German owners are eyeing up Great Wall of China in expansion bid.

BMW is set to build Minis in China, if a proposed deal with the country's largest SUV manufacturer Great Wall Motor pays off. Talks are being held in secret to open up the world's largest car market to the British-branded cars, and the partnership could mean Minis being exported from China to other countries – including the UK. 

The China move would mean that production of the iconic Mini Hatch could move out of Europe for the first time ever – the company's smallest cars are currently manufactured in Oxford and the Netherlands, although the Countryman SUV is built at BMW factories around the world, including Thailand and India.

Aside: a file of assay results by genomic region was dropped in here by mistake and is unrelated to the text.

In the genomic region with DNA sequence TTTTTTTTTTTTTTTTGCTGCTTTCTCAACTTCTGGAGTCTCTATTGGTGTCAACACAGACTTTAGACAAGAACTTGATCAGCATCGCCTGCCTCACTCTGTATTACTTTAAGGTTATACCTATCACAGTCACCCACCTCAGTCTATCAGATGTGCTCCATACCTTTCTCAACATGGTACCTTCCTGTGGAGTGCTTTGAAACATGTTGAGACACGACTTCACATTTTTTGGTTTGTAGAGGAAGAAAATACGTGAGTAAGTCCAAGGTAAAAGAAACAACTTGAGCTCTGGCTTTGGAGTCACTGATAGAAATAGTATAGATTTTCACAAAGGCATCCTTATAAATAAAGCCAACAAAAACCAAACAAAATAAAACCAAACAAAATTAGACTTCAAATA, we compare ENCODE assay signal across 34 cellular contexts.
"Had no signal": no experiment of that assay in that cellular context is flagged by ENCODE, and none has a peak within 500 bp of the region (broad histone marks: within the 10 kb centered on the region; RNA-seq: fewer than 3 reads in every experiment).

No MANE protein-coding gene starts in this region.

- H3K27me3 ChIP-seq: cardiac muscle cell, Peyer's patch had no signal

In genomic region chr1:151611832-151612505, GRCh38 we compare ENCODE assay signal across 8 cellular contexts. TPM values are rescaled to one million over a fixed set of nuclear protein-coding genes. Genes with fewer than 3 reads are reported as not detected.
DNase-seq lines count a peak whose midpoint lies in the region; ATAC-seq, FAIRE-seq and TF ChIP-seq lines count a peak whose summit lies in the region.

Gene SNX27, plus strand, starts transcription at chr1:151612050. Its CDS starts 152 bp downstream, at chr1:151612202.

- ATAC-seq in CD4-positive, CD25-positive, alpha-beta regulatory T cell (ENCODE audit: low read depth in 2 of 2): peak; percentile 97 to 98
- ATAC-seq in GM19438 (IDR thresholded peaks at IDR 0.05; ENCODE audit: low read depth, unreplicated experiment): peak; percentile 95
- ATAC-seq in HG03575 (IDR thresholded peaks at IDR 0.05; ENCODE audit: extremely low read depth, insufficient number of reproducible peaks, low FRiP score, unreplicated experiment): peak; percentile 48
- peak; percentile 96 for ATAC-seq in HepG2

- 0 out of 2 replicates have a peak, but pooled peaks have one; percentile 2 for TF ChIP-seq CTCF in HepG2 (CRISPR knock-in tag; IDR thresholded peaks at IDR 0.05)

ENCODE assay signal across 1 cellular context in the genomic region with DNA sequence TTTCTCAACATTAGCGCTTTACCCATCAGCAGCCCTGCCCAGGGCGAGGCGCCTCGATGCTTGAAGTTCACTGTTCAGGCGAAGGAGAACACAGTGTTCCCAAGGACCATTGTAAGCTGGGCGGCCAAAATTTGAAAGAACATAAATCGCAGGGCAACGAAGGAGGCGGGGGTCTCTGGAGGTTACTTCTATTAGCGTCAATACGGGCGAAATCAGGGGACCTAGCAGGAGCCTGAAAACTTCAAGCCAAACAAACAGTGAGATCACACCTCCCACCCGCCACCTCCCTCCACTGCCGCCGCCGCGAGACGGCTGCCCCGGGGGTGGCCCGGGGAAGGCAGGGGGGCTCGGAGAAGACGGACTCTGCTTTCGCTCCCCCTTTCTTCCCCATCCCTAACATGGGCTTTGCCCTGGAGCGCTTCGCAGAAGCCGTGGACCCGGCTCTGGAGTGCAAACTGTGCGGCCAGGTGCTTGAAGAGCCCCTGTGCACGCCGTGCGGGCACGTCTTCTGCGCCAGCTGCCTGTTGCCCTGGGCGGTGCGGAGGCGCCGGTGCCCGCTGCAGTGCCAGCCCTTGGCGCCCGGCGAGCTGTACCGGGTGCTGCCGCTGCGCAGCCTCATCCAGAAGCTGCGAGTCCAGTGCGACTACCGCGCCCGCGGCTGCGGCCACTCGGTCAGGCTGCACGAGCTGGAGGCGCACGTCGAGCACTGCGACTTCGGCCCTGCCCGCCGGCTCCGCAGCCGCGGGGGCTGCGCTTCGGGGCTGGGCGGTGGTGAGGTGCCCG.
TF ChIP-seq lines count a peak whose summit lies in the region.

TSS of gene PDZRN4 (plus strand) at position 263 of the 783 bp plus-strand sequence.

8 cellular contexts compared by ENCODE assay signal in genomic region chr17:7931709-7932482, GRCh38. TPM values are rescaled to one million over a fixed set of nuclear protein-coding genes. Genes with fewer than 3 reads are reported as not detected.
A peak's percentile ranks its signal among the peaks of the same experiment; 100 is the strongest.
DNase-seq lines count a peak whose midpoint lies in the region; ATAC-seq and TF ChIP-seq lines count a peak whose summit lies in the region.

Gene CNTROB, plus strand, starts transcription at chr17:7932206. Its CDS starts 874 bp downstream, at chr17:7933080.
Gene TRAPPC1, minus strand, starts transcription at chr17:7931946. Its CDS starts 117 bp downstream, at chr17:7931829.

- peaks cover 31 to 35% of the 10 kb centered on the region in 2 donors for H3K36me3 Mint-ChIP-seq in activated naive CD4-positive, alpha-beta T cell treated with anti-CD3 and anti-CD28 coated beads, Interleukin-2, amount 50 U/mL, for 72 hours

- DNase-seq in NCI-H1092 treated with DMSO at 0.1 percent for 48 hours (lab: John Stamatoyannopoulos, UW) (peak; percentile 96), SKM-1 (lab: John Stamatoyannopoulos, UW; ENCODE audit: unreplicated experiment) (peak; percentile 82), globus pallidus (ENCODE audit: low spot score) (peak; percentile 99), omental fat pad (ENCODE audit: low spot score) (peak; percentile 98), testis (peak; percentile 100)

The BMW-owned car maker sold 230,000 cars worldwide in the year running up to August 2017, its most successful sales period yet. Recent attempts to expand the Mini range with coupe, roadster and three-door SUV models have stalled, although the company has committed to a new electric model in 2019 and is said to be considering a four-door coupe model to sit at the top of the range. 

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Chinese import rules

Under strict rules set by the country's government, non-Chinese companies must partner up with native companies to sell products in the lucrative 1.5 billion-strong nation without punitive taxes being added to the list price. If Mini was to partner with Great Wall it would mean being able to sell smaller models in the country at more competitive prices. 

Great Wall, founded in 1984, has established itself as a mid-level player in the Chinese market, selling just over a million cars worldwide in 2016 and ranking seventh in its domestic market. It primarily sells SUVs at prices intended to undercut Western imports, and is one of the largest Chinese players that has yet to sign a joint venture deal with a foreign manufacturer. 

2017 Mini Countryman